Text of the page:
World War I vets got the shaft!

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In a Dec. 3, 2009 file photo, Frank Buckles appears on Capitol Hill in Washington, before the Senate National Parks subcommittee. Buckles, America's last surviving World War I veteran wants Congress to create a memorial in the nation's capital honoring veterans of that WWI. (AP Photo)

Frank Buckles turned 109 in February. And he is spending this Veteran’s Day fighting an injustice nearly 100 years in the making. Buckles, the nation’s last living World War I vet, said today that he wants Congress to create a memorial that honors the 5 million Americans who served in the First Great War. More than 116,000 were killed and another 205,000 wounded.

Anyone with a better-than-average knowledge of Washington D.C. knows a memorial already exists. But look at it next to the World War II memorial, and see if you think the earlier vets got the shaft:

The World War I Memorial

The World War II Memorial

Before anyone chimes in with angry defense on behalf of the Greatest Generation, hold your breath. We know the World War II vets deserve that grand memorial, to say the very least. We honor them and would never detract from their legacy or sacrifice.

We simply feel the World War I vets deserve honor, as well. And the memorial that stands today is, well, dishonorable. These vets defeated four major powers — Germany and Russia, and the Austro-Hungarian and Ottoman empires, which were outright eliminated. The League of Nations emerged in the aftermath. And we as a nation memorialize this group with a pathetic little domed gazebo that sits hidden among the trees on the National Mall. It is all but forgotten … as are its warriors.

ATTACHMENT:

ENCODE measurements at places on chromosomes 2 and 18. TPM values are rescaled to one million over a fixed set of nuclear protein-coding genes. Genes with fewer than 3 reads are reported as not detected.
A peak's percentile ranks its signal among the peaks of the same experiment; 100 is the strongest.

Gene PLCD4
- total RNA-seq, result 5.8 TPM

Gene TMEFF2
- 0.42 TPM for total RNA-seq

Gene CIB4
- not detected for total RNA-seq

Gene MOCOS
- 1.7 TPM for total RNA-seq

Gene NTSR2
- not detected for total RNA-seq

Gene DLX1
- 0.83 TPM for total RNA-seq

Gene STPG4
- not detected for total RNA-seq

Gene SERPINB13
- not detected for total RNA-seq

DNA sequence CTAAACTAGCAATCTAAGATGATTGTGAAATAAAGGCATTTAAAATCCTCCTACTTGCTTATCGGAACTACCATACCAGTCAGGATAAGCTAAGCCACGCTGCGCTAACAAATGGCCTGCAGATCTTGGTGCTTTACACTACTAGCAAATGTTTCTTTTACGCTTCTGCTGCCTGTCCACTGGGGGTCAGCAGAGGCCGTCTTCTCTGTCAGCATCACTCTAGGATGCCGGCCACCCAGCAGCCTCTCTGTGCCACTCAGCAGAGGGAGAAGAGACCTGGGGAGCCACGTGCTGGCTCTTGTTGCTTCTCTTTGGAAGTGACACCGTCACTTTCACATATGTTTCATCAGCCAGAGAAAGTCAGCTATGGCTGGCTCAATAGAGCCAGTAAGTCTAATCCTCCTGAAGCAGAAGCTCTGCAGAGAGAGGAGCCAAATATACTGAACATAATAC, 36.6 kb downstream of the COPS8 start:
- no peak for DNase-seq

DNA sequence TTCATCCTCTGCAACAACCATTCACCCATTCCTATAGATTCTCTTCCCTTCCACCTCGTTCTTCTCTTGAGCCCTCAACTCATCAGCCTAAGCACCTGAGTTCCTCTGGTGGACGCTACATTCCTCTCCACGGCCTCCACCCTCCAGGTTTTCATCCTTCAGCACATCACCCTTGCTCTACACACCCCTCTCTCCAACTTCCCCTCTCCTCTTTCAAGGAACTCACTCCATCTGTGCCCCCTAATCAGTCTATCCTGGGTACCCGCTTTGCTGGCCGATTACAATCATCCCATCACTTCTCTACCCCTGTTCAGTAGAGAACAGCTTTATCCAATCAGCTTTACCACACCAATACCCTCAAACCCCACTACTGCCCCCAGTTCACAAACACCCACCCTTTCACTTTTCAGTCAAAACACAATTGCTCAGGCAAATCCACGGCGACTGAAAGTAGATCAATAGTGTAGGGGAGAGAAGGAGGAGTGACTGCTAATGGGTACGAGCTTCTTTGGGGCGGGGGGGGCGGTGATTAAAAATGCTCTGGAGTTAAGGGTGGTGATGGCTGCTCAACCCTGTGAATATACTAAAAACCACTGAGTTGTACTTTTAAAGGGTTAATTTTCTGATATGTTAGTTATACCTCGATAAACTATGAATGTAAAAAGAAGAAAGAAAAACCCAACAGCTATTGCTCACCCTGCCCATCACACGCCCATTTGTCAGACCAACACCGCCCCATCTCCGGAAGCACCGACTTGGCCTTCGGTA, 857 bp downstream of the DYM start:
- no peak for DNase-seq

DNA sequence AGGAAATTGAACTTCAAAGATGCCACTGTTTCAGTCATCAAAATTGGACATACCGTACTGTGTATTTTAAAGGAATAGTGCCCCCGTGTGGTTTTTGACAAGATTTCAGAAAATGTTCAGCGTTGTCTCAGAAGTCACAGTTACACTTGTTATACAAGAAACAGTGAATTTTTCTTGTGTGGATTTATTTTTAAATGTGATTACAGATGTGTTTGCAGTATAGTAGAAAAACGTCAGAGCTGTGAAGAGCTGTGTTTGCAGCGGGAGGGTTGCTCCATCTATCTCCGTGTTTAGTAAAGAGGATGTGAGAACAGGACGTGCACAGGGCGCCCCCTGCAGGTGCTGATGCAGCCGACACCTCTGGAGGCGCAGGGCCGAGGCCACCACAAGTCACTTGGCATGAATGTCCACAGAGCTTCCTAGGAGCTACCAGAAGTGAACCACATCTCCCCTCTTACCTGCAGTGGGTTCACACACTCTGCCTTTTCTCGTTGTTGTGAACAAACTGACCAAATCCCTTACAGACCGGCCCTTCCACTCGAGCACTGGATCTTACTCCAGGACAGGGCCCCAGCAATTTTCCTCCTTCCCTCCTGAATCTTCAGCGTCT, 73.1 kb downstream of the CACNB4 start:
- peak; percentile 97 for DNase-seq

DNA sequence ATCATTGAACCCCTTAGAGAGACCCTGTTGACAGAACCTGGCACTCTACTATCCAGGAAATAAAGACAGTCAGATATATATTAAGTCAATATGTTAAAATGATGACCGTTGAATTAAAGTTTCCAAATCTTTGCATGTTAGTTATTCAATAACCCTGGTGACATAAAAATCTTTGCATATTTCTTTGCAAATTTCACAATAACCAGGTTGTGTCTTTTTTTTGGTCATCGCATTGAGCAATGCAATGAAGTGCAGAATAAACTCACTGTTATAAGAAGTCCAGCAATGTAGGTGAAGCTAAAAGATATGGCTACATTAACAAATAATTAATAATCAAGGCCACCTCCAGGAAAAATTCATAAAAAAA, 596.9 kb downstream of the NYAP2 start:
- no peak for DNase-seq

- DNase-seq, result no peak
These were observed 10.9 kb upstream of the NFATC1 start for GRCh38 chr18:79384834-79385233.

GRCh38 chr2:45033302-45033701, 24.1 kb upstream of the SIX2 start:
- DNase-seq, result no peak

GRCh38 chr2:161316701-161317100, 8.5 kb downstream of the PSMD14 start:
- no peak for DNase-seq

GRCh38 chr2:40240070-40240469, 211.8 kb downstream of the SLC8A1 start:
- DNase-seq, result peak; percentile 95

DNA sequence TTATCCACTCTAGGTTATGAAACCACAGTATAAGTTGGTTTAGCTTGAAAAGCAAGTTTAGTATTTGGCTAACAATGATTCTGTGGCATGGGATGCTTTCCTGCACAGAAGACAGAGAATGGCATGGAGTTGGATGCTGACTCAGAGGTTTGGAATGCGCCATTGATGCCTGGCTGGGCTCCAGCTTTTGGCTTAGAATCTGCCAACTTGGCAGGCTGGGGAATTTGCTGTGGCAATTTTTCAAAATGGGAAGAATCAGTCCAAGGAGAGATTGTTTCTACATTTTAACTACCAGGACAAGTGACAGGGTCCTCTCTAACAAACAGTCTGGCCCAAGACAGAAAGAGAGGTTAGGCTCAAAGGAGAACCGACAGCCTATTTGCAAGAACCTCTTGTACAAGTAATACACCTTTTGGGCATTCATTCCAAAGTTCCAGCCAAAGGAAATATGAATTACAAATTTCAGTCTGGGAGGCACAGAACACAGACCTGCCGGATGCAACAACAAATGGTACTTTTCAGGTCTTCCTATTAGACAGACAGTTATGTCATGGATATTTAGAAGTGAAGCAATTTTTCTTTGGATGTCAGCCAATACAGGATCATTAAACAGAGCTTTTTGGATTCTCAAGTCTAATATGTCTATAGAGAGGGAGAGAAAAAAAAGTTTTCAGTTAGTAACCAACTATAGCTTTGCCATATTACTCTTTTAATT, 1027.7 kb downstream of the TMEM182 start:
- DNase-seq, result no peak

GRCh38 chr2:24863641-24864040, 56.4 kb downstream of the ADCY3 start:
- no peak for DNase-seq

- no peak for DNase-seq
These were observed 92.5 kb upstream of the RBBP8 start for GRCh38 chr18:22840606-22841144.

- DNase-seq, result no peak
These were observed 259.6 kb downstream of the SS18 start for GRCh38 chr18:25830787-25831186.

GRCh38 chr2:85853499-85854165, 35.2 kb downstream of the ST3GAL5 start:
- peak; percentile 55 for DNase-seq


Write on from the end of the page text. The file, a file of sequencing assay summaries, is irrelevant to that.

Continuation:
Worse yet, it is not even a national memorial. It was dedicated in 1931 to honor the 26,000 D.C. residents who went to war, and has inscribed in the base the names of 499 Washingtonians who lost their lives.

That’s where Buckles comes in. The West Virginia resident lied about his age and joined the Army at 16. Thankfully, there’s still some fight left in him. As honorary chairman of the World War I Memorial Foundation, he isn’t letting the issue fade into the pages of history.

Visit the foundation’s website to find out how you can help him claim this overdue victory.

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About Author

A Navy brat who spent eight years in the Marines (two years aboard the carrier Independence). Worked in journalism in Eastern North Carolina through the latter part of the 90s, then became editor of Air Force Times in 2000. Stayed there five years, then took a break to finish some school. Now back in the game with Navy Times.

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